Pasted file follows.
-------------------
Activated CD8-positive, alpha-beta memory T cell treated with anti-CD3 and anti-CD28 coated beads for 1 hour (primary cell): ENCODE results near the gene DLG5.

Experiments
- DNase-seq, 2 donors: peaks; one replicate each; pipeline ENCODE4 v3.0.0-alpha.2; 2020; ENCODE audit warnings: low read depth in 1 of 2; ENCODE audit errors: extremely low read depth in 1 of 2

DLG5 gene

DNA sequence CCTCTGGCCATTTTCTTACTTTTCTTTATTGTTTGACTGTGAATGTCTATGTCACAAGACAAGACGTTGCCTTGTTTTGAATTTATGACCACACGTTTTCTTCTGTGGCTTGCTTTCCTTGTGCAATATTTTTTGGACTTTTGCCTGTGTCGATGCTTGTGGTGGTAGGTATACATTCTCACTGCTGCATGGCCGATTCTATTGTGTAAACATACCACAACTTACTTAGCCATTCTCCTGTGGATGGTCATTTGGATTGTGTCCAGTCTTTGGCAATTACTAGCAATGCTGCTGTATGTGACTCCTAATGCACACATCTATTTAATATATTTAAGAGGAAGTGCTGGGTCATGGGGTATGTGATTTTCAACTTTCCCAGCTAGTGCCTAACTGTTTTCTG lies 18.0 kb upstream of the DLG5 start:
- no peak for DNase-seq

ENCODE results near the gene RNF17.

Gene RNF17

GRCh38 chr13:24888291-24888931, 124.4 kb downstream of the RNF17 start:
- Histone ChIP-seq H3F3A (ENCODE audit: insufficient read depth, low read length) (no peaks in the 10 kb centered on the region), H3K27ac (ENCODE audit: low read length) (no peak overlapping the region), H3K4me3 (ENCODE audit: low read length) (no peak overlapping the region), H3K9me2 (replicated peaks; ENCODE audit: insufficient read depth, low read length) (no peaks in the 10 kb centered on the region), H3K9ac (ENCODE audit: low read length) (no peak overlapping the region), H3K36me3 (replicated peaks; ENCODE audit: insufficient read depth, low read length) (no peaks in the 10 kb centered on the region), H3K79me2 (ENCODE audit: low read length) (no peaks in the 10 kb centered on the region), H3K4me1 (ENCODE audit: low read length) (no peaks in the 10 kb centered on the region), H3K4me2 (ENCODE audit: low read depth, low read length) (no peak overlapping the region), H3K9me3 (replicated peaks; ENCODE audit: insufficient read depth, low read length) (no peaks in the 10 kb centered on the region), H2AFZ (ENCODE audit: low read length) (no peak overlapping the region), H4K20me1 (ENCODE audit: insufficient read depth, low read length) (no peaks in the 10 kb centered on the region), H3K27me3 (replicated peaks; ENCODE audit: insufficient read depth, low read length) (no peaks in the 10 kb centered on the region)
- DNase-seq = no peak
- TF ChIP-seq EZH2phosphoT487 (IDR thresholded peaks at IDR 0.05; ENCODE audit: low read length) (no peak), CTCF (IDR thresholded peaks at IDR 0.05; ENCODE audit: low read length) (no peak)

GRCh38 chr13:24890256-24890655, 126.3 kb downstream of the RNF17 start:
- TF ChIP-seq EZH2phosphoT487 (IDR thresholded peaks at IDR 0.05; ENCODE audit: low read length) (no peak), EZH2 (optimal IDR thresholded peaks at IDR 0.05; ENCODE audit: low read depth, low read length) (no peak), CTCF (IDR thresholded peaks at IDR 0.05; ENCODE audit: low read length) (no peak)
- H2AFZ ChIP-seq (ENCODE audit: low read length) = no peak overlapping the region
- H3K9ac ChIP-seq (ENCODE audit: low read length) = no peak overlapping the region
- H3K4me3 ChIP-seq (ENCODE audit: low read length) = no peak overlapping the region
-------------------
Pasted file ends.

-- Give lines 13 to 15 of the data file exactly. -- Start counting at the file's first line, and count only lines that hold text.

GRCh38 chr13:24890256-24890655, 126.3 kb downstream of the RNF17 start:
- TF ChIP-seq EZH2phosphoT487 (IDR thresholded peaks at IDR 0.05; ENCODE audit: low read length) (no peak), EZH2 (optimal IDR thresholded peaks at IDR 0.05; ENCODE audit: low read depth, low read length) (no peak), CTCF (IDR thresholded peaks at IDR 0.05; ENCODE audit: low read length) (no peak)
- H2AFZ ChIP-seq (ENCODE audit: low read length) = no peak overlapping the region